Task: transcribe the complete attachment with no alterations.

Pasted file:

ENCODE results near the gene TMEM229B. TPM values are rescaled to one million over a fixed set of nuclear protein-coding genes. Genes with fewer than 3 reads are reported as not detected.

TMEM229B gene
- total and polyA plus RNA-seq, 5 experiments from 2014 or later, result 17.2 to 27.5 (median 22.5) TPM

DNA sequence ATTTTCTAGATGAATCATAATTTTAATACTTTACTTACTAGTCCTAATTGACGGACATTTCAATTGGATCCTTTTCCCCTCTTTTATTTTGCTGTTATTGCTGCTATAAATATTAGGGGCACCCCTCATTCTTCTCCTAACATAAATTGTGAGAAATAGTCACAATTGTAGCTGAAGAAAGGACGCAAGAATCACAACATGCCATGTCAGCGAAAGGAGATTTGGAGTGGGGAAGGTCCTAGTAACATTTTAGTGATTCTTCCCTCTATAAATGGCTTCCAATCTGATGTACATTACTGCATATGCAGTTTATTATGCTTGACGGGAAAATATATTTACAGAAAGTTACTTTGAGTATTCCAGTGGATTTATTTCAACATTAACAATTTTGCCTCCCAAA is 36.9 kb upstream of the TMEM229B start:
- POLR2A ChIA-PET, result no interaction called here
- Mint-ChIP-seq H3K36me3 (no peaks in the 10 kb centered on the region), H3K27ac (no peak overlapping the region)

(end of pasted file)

ENCODE results near the gene TMEM229B. TPM values are rescaled to one million over a fixed set of nuclear protein-coding genes. Genes with fewer than 3 reads are reported as not detected.

TMEM229B gene
- total and polyA plus RNA-seq, 5 experiments from 2014 or later, result 17.2 to 27.5 (median 22.5) TPM

DNA sequence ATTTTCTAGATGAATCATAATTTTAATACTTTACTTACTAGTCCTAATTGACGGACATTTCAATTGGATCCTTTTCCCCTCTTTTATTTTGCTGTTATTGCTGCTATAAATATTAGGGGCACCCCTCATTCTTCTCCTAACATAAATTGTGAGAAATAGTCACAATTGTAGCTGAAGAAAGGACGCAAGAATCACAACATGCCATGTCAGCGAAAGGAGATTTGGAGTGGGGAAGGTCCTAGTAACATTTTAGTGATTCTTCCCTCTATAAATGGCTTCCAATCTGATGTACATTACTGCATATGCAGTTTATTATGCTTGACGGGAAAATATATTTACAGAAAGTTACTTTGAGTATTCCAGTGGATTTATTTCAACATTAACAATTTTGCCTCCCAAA is 36.9 kb upstream of the TMEM229B start:
- POLR2A ChIA-PET, result no interaction called here
- Mint-ChIP-seq H3K36me3 (no peaks in the 10 kb centered on the region), H3K27ac (no peak overlapping the region)